Green River Star -

By STEPHANIE THOMPSON
People Editor 

County's Carnegie Library discussed

 

October 11, 2017



What to do with the Carnegie Library was something the Sweetwater County Commissioners discussed last week.

During the commissioners’ meeting last week, they spoke with a representative from Alliance for Historic Wyoming.

The alliance has been around for 12 years and is funded through membership fees and federal and state grants, Alliance executive director Carly-Ann Anderson said.

“We were originally founded to do national historical trails protection across the state of Wyoming of Wyoming, working with groups like the Oregon/California Trail Association,” she said.

Wyoming is still one of few states where travelers and residents alike can see the wagon trails from the past, which makes it unique.

“We want to try and find balance in keeping the trails...” Anderson said.

“We do have issues that come up, as you know we do have over 30,000 miles of roads in Sweetwater County and some of those were trails. And some do criss cross trails,” Commissioner Wally Johnson said.

The group wants to keep as many trails as it can, while allowing housing and business projects to move forward, she said.

Carnegie Library

Another focus for this group is old, historical buildings, like the Carnegie Library in Green River. Anderson said they are traveling statewide to try to see what local communities want to see done with their old, historic buildings. Some want to restore them, while others just want what’s there documented before it’s gone.

“So the Carnegie building, in particular, when do you folks say a building is not salvageable,” Commissioner John Kolb asked.

Anderson said they have a team of architects they work with who are known for their work on historic buildings.

She said they will look at a building from the foundation to the roof and get cost estimates on how much it would cost to restore the building. They also include demolition costs.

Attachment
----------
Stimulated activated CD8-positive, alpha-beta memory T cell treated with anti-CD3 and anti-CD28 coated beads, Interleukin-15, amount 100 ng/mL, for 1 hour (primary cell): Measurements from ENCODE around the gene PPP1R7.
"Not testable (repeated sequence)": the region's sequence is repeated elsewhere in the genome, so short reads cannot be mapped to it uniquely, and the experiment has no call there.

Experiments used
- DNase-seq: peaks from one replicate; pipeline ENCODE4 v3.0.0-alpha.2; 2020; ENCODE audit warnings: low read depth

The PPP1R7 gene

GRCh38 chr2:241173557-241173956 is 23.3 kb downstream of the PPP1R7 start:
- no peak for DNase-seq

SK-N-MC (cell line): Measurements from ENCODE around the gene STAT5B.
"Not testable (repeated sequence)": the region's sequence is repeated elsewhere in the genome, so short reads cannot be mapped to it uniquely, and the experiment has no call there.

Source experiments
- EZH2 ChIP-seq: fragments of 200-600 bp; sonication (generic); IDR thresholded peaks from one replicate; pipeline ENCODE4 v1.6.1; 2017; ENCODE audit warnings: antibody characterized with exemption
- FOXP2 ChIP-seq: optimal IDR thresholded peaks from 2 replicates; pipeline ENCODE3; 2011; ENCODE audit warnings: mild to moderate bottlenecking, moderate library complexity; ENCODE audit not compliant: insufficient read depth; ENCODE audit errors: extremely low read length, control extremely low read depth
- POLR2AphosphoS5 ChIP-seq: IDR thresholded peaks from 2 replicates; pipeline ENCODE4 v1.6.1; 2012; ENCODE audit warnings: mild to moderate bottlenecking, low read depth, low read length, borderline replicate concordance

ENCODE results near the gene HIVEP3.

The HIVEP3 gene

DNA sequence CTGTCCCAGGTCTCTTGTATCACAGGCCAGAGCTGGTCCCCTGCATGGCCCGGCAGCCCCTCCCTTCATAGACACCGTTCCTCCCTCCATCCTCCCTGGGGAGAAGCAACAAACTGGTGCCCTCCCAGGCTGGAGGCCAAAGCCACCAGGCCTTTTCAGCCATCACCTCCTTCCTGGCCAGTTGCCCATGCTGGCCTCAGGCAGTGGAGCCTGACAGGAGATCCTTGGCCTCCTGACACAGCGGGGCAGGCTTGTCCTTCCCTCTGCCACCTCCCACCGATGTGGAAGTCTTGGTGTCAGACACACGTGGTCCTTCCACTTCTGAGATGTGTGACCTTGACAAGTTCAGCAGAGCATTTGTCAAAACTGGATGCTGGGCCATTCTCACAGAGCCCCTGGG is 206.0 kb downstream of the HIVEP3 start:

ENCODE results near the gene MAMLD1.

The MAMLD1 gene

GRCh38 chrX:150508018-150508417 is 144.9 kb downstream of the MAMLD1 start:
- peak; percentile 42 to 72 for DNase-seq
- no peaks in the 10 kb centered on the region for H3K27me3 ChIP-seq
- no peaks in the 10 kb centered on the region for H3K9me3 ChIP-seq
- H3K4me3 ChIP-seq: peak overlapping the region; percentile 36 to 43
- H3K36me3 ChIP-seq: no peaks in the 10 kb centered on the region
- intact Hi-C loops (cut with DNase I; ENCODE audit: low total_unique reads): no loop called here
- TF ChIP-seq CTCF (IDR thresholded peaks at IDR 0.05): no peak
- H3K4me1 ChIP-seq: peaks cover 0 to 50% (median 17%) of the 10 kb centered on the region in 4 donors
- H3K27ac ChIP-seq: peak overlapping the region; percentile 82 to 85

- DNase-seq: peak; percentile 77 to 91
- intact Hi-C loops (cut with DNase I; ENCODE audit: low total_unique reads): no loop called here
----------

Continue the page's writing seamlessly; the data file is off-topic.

“We really like the idea of getting cost estimates and real numbers in people’s hands, so that you can plan for what that might look like,” she said.

“Some buildings, obviously they’re not salvageable for a lot of reasons right,” Kolb said. “I have a building background, construction, and I can tell you the Carnegie building is one of those buildings frankly, and it’s a beautiful building.”

He said when the building was constructed it was built the building downhill and water has destroyed the foundation.

Kolb wanted to save the information inside and have it put on digital files so history would be preserved that way. He said sometimes buildings are so far gone that at the end of the day they can’t be restored.

“Unless you folks want buy it or we give it to you and you bear all of those costs,” Kolb said to Anderson.

He said in the future, they need to have an open, honest communication about what to do with the Carnegie Library.

Anderson said it’s an option to see if anyone is interested in it. Even if the library were restored, they would need to have a purpose for it, a building can’t be left empty.

“We need all of the help we can possibly get,” Commissioner Don Van Matre said. “If there’s anyway you can help us preserve things, and find additional sources of revenue. We’re very receptive and love and appreciation our history.”

 

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